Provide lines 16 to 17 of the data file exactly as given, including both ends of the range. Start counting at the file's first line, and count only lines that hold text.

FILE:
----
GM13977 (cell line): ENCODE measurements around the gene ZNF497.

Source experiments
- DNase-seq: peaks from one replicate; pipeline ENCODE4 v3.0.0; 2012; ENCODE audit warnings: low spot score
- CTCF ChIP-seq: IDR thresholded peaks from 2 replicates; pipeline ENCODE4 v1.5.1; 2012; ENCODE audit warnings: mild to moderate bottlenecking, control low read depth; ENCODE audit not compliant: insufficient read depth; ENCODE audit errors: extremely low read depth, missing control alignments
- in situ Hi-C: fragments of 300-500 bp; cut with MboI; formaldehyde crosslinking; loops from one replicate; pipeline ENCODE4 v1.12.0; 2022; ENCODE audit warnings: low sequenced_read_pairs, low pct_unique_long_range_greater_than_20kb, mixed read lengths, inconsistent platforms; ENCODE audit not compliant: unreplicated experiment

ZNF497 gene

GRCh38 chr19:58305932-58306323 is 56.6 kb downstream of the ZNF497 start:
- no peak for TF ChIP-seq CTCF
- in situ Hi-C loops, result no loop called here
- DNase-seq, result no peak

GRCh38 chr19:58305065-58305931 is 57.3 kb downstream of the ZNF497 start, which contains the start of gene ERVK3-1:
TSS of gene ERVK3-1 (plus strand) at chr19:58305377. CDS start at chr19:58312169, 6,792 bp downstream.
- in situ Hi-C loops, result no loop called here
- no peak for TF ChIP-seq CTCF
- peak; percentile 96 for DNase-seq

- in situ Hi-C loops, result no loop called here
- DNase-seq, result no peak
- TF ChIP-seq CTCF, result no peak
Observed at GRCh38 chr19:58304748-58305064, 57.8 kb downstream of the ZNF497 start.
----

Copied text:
- in situ Hi-C loops, result no loop called here
- DNase-seq, result no peak